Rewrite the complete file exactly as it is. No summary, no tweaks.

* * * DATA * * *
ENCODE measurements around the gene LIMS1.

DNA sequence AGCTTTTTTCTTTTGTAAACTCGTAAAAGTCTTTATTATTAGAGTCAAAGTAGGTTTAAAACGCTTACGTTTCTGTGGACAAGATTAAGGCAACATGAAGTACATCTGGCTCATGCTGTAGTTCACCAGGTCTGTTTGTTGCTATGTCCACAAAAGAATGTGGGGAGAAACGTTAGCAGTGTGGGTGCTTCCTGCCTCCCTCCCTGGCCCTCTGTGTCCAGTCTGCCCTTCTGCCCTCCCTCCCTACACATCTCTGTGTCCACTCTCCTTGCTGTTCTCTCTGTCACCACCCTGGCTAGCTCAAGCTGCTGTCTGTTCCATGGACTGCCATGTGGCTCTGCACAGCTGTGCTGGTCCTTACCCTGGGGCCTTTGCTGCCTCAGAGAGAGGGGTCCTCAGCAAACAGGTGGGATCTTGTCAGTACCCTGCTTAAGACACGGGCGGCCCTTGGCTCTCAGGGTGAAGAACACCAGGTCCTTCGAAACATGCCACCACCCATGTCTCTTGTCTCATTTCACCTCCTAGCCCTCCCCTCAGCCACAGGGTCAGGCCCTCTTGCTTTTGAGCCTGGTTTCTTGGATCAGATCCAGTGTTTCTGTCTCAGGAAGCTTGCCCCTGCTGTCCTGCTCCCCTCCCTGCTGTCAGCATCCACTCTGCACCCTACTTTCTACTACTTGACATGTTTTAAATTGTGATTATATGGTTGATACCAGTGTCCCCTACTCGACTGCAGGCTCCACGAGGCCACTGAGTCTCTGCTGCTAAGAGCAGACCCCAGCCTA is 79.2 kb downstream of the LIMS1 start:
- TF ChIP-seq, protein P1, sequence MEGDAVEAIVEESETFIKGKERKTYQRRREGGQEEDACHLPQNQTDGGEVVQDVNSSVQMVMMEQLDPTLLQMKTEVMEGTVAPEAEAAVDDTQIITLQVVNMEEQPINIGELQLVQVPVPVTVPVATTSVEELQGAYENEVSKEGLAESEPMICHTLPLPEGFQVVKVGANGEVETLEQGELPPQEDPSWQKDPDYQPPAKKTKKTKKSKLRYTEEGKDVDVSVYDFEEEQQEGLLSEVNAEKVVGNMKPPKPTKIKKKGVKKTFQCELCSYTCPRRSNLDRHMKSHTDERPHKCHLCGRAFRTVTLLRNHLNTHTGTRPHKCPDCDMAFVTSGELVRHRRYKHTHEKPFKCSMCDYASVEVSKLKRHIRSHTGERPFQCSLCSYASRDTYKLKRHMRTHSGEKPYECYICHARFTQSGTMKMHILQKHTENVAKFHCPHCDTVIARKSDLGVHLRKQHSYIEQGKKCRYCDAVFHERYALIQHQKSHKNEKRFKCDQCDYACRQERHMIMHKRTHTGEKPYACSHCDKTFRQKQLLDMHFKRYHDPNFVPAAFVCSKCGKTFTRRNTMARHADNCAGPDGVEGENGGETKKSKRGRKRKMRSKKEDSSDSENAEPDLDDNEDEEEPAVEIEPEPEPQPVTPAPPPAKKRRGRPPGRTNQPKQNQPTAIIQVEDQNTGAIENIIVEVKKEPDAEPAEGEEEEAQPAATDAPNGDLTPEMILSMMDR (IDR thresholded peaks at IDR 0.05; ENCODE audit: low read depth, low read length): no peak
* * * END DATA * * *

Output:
ENCODE measurements around the gene LIMS1.

DNA sequence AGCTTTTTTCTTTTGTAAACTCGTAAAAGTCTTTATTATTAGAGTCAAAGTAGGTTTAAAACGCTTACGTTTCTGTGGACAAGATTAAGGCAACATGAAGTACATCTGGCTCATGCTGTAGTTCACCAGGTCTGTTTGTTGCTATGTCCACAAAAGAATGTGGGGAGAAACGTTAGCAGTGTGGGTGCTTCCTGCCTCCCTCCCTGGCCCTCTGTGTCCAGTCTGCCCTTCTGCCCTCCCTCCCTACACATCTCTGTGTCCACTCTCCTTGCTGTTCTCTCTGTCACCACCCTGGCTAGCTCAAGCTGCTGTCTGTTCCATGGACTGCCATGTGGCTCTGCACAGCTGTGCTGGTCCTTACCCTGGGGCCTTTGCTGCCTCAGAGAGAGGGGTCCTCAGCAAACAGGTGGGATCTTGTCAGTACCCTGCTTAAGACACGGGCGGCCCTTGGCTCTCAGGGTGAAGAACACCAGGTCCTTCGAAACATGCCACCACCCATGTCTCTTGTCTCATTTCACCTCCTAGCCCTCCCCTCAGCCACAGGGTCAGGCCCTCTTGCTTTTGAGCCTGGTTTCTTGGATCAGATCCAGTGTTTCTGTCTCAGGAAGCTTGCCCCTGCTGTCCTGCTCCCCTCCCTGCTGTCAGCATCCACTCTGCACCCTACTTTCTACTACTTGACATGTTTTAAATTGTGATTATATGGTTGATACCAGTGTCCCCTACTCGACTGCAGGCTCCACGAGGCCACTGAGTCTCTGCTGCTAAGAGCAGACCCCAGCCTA is 79.2 kb downstream of the LIMS1 start:
- TF ChIP-seq, protein P1, sequence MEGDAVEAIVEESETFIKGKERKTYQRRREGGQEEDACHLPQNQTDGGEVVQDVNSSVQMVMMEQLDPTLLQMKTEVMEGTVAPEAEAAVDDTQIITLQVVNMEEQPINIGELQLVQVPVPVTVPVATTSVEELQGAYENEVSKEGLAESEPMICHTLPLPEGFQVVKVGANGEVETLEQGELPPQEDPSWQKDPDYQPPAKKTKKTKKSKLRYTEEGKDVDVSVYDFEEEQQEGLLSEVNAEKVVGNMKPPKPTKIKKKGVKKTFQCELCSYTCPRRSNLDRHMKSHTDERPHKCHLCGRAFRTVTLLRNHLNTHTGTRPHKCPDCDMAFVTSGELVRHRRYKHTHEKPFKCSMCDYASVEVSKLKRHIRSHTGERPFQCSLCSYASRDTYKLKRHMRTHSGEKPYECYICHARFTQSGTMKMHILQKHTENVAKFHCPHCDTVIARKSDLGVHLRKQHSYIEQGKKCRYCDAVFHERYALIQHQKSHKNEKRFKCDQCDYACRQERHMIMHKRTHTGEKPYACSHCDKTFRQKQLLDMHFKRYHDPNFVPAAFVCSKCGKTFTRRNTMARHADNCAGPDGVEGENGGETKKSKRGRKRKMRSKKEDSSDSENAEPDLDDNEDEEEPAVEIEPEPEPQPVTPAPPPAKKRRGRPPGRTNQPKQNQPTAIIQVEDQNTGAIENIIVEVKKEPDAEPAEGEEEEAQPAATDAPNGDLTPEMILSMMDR (IDR thresholded peaks at IDR 0.05; ENCODE audit: low read depth, low read length): no peak